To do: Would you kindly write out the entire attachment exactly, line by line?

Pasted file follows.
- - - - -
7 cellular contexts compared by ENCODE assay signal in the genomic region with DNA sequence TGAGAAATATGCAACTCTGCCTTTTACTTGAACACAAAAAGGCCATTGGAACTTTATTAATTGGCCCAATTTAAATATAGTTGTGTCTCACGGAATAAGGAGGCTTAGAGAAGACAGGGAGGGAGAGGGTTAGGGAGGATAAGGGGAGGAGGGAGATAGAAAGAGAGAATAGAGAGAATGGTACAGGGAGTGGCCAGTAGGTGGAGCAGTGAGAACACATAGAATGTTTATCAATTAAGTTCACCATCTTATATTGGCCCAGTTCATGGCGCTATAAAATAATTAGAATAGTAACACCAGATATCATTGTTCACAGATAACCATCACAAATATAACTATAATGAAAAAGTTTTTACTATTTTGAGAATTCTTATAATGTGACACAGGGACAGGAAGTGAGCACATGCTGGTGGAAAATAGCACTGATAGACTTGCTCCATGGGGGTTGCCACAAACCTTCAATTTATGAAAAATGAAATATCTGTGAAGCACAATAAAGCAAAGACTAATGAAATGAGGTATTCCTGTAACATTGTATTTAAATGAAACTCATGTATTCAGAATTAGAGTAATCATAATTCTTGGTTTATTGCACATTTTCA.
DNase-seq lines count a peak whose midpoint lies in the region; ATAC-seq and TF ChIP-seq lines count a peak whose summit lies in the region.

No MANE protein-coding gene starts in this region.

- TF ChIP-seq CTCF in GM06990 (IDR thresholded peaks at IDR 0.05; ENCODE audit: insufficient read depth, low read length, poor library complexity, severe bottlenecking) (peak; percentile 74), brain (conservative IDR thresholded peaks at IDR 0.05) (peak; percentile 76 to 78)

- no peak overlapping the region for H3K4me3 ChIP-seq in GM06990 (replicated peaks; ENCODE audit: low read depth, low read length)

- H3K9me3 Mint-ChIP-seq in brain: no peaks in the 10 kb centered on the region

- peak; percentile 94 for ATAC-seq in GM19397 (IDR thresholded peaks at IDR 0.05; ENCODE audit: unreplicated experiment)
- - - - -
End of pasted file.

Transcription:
7 cellular contexts compared by ENCODE assay signal in the genomic region with DNA sequence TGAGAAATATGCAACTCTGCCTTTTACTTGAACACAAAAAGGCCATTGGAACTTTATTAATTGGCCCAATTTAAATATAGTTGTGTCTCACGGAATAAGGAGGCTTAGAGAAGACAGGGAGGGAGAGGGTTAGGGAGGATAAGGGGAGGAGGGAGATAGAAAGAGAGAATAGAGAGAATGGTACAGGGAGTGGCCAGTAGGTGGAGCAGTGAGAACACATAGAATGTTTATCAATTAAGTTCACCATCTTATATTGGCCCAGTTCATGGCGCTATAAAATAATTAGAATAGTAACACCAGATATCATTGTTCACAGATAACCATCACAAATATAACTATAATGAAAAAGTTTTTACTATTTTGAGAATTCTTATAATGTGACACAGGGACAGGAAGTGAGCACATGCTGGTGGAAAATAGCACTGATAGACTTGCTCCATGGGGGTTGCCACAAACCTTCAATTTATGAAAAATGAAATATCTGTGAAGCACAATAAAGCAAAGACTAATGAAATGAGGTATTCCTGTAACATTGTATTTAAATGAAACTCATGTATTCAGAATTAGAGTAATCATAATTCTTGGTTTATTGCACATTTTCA.
DNase-seq lines count a peak whose midpoint lies in the region; ATAC-seq and TF ChIP-seq lines count a peak whose summit lies in the region.

No MANE protein-coding gene starts in this region.

- TF ChIP-seq CTCF in GM06990 (IDR thresholded peaks at IDR 0.05; ENCODE audit: insufficient read depth, low read length, poor library complexity, severe bottlenecking) (peak; percentile 74), brain (conservative IDR thresholded peaks at IDR 0.05) (peak; percentile 76 to 78)

- no peak overlapping the region for H3K4me3 ChIP-seq in GM06990 (replicated peaks; ENCODE audit: low read depth, low read length)

- H3K9me3 Mint-ChIP-seq in brain: no peaks in the 10 kb centered on the region

- peak; percentile 94 for ATAC-seq in GM19397 (IDR thresholded peaks at IDR 0.05; ENCODE audit: unreplicated experiment)